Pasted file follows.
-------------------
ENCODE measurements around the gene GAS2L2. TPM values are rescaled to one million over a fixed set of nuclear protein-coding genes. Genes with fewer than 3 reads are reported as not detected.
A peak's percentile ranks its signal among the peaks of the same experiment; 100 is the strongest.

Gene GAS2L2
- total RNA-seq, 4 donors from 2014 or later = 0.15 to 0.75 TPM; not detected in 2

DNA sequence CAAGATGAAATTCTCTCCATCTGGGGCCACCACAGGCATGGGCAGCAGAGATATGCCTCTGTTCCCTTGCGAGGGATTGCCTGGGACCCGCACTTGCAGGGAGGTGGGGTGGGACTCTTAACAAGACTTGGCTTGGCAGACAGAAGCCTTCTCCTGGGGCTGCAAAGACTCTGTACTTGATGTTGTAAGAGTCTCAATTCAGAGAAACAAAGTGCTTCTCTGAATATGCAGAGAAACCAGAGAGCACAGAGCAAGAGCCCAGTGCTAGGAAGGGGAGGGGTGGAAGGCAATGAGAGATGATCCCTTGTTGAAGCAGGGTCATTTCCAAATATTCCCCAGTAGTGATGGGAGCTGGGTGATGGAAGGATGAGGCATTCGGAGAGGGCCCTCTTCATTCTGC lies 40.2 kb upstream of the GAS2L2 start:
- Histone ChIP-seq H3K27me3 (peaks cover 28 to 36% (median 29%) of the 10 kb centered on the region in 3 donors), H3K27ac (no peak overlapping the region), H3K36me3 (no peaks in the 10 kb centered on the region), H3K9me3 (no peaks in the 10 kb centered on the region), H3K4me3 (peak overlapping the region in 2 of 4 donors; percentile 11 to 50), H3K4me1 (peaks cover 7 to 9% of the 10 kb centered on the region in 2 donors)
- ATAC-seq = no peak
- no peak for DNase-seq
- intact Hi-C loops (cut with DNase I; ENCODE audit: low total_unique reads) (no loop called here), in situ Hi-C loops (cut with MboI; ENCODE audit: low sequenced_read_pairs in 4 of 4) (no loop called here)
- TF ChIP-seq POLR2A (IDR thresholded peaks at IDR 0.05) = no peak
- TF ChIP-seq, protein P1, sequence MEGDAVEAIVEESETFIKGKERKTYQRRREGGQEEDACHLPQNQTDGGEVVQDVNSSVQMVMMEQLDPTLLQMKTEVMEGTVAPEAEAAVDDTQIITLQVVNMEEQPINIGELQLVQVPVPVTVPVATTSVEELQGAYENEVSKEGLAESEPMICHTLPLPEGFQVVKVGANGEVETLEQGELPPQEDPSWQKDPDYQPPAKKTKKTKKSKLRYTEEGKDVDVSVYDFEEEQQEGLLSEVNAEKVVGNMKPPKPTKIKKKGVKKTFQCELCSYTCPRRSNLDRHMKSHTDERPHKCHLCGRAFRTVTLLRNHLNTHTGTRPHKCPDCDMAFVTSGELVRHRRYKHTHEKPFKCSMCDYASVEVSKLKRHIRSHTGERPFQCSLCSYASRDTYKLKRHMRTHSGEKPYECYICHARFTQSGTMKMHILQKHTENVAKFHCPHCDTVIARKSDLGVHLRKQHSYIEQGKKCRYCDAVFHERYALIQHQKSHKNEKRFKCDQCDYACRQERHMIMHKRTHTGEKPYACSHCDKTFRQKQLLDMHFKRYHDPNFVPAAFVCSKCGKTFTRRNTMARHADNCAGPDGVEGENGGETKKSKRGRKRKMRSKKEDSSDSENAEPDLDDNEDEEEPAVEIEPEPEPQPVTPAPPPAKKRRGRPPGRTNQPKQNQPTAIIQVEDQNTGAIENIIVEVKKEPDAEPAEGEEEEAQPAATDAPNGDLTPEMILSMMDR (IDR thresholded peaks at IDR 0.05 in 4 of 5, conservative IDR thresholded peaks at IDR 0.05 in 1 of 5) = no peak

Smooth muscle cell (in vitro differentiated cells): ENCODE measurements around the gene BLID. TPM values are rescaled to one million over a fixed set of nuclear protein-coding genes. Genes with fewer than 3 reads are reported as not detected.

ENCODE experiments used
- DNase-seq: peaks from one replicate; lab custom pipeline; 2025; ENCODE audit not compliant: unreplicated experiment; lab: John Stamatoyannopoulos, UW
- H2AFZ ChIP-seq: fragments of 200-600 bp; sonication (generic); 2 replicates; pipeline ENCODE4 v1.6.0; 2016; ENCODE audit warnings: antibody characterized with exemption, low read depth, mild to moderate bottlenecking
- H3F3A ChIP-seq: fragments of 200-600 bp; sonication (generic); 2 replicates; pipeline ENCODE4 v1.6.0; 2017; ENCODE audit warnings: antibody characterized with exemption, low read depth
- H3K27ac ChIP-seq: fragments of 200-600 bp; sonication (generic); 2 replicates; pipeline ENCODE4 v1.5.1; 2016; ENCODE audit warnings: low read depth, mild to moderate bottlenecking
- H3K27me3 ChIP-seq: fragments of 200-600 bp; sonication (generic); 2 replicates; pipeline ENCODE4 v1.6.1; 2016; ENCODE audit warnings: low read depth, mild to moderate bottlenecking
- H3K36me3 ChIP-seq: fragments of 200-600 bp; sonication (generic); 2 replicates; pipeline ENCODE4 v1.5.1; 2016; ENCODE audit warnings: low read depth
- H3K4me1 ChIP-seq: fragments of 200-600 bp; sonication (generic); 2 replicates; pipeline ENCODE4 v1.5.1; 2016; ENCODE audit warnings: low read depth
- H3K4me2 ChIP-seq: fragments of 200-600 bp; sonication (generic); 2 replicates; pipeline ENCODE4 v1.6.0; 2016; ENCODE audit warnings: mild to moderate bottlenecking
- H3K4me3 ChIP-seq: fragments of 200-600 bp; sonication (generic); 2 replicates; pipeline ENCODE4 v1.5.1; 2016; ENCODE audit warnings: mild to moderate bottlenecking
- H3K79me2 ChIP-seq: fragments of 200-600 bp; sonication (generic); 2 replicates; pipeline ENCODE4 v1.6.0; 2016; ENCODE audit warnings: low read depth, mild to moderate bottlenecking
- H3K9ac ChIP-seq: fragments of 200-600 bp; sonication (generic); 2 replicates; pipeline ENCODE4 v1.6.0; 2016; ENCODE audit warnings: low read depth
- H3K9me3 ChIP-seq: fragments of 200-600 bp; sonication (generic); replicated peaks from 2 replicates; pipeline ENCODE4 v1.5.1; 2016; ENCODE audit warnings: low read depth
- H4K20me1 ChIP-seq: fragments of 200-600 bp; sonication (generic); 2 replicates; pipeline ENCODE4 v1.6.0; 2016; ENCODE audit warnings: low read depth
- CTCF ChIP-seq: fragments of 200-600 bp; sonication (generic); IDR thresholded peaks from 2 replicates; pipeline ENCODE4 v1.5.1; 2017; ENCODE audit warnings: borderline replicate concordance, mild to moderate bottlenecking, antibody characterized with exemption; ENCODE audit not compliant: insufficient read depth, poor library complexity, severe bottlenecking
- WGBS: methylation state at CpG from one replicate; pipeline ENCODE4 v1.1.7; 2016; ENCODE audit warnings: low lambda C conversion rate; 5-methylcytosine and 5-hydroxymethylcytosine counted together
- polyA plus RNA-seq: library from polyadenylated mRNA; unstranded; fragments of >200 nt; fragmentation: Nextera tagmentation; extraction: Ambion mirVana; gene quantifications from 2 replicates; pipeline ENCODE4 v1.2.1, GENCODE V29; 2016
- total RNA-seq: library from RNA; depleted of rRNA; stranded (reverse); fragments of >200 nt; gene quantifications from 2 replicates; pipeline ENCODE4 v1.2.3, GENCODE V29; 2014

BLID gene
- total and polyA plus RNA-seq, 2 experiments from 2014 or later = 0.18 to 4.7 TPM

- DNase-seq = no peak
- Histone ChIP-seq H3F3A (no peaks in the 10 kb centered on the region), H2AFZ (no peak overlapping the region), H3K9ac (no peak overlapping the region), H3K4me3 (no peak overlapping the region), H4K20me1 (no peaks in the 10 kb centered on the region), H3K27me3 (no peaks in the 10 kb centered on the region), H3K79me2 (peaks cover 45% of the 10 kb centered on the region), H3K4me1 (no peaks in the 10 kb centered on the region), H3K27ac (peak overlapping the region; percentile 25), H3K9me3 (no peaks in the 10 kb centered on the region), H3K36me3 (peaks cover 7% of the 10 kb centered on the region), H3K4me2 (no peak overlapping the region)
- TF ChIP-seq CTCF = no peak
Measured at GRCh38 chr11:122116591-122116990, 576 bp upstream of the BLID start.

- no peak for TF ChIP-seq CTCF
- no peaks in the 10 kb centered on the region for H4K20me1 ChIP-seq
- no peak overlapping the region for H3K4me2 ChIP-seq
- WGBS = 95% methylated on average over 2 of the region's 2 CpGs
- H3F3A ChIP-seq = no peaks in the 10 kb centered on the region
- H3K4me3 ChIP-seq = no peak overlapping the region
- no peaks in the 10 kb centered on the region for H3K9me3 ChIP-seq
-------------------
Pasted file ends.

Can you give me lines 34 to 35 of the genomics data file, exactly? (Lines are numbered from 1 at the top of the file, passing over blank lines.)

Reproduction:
- Histone ChIP-seq H3F3A (no peaks in the 10 kb centered on the region), H2AFZ (no peak overlapping the region), H3K9ac (no peak overlapping the region), H3K4me3 (no peak overlapping the region), H4K20me1 (no peaks in the 10 kb centered on the region), H3K27me3 (no peaks in the 10 kb centered on the region), H3K79me2 (peaks cover 45% of the 10 kb centered on the region), H3K4me1 (no peaks in the 10 kb centered on the region), H3K27ac (peak overlapping the region; percentile 25), H3K9me3 (no peaks in the 10 kb centered on the region), H3K36me3 (peaks cover 7% of the 10 kb centered on the region), H3K4me2 (no peak overlapping the region)
- TF ChIP-seq CTCF = no peak